Q. What are India's challenges and opportunities in making its infrastructure disaster resilient? Please also briefly explain the proposed international coalition on the same.


A. In India, the rate at which the infrastructure is growing is very rapid. We are not only building new infrastructure – airports, highways, ports, etc. – but also adding to the existing infrastructure. Our power generation capacity is expected to double in the next 15 years; by then, our national highways might be one-and-a-half times their length today. The sheer scale at which our infrastructure is growing - how to keep up with the pace and at the same time, ensure that these take disaster resilience considerations into account, is a huge challenge.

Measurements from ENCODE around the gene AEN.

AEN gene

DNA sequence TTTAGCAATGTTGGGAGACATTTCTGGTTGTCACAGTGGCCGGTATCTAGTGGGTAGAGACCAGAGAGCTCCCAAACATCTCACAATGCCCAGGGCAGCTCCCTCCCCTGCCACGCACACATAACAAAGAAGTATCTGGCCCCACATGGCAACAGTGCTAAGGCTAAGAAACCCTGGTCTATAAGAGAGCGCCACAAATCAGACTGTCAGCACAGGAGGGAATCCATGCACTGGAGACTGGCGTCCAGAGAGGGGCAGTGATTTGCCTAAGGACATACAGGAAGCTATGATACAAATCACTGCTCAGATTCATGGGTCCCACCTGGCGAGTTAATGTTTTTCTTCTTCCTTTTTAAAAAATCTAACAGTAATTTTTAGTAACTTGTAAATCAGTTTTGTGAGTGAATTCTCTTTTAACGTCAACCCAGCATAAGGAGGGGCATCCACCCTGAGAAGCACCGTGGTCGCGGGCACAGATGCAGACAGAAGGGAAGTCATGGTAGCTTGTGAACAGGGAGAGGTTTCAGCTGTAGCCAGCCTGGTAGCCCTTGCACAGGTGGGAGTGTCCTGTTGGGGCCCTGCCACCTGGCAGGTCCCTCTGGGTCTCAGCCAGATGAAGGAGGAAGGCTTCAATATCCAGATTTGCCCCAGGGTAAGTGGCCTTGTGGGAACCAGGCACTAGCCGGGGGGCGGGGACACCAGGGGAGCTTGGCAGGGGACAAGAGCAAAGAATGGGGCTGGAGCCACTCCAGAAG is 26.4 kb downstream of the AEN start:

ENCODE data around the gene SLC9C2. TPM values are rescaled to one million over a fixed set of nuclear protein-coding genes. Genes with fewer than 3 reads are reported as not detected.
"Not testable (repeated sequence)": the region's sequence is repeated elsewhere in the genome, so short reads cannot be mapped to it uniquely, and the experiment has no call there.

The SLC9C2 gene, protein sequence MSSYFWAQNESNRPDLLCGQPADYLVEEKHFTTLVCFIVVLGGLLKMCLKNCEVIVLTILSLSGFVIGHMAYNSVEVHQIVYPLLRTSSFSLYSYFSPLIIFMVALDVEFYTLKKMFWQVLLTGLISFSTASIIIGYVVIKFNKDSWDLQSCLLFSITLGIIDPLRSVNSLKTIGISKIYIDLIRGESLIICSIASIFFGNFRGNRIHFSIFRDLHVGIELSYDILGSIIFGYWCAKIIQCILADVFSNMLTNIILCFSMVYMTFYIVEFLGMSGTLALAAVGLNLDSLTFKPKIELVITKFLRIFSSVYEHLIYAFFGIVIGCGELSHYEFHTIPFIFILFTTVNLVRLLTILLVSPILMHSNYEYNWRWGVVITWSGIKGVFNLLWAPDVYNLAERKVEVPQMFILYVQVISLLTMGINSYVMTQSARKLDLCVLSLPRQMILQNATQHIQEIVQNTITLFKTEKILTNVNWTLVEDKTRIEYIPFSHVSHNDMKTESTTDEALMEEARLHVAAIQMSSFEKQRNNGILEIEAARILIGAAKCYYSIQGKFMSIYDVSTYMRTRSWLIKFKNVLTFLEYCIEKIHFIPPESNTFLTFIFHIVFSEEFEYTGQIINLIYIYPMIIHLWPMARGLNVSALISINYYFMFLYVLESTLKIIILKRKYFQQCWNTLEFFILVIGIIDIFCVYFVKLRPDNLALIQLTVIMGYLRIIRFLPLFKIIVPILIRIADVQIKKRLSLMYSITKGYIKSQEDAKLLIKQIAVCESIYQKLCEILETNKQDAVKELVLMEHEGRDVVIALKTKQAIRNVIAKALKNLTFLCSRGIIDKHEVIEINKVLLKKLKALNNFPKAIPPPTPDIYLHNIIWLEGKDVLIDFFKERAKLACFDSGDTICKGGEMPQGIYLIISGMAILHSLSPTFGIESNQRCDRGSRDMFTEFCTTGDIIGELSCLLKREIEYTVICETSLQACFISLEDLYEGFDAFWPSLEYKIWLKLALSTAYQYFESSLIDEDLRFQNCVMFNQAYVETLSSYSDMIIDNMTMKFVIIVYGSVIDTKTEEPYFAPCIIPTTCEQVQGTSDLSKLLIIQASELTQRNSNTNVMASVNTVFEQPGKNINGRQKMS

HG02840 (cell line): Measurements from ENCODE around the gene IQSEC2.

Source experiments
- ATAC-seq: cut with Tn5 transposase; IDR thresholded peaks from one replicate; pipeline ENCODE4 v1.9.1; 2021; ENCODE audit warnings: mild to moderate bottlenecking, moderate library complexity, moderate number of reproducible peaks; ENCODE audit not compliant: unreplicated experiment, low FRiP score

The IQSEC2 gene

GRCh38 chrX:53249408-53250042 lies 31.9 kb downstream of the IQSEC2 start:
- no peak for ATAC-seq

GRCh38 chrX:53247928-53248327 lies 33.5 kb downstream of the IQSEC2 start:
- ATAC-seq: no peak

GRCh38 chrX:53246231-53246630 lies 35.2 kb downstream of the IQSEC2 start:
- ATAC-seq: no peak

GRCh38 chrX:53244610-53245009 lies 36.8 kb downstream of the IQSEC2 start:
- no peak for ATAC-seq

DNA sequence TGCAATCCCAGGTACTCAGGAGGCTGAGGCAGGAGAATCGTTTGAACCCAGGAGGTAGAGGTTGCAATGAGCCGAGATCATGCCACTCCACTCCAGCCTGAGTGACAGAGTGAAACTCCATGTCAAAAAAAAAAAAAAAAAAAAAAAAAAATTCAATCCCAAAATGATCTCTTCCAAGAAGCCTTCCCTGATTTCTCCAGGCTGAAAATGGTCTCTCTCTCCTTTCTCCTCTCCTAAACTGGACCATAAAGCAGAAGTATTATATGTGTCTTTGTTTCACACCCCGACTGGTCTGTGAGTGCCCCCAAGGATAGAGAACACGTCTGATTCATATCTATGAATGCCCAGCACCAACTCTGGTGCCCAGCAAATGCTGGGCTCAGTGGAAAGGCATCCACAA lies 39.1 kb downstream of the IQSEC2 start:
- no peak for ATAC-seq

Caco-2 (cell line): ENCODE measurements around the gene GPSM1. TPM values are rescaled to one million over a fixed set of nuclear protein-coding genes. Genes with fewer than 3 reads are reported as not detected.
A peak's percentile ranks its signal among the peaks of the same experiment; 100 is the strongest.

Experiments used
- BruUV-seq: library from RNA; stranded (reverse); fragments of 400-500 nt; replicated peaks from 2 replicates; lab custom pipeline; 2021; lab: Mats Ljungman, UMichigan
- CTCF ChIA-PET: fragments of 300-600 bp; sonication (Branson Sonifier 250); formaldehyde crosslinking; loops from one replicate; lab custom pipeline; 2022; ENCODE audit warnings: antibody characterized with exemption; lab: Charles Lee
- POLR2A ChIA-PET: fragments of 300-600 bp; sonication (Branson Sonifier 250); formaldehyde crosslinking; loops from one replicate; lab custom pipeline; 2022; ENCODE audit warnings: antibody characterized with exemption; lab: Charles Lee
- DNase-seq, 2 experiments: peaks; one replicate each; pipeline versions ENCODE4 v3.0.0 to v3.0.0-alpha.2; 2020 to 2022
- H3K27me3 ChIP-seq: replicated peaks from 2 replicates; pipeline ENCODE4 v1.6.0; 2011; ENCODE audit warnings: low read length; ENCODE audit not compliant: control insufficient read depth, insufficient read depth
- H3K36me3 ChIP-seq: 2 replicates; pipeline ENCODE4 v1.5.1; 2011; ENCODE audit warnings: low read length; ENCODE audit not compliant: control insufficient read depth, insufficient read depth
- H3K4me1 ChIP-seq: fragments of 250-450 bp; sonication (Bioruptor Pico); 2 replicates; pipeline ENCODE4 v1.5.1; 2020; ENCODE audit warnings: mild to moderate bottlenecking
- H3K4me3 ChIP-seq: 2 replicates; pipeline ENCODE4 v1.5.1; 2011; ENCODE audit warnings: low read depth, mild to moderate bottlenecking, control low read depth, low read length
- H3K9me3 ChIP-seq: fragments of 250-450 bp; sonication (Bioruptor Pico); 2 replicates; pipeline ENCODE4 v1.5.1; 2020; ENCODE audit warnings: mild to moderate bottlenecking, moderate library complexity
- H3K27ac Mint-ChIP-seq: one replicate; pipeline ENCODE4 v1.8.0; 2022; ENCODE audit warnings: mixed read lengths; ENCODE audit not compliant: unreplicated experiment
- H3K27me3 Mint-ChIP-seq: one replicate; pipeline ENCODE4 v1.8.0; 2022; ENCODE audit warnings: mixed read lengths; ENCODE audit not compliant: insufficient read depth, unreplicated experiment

Secondly, there is a need for taking a systemic look at risk as opposed to taking up each infrastructure project in isolation. For example, we may build a road and ensure that it is safe from floods but some inadequacy in its design might cause flooding downstream.

Other challenges include the need to have better systems of assessing and understanding risks, financing that incentivises investment in resilience and swift recovery from disasters.

As far as the coalition is concerned, we want to work together with other countries and stakeholders towards DRR. This is also outlined in the Prime Minister’s 10-point agenda. This will help create a platform which will generate knowledge in this area and help both developed and developing countries. This is also because global infrastructure systems are interconnected and the resilience of any infrastructure is as good as its weakest link in any part of the world.

Q. Coherence among SFDRR, SDGs and COP21 is vital for reducing the existing risks, reducing the creation of future and new risks. How far have we come on achieving this coherence?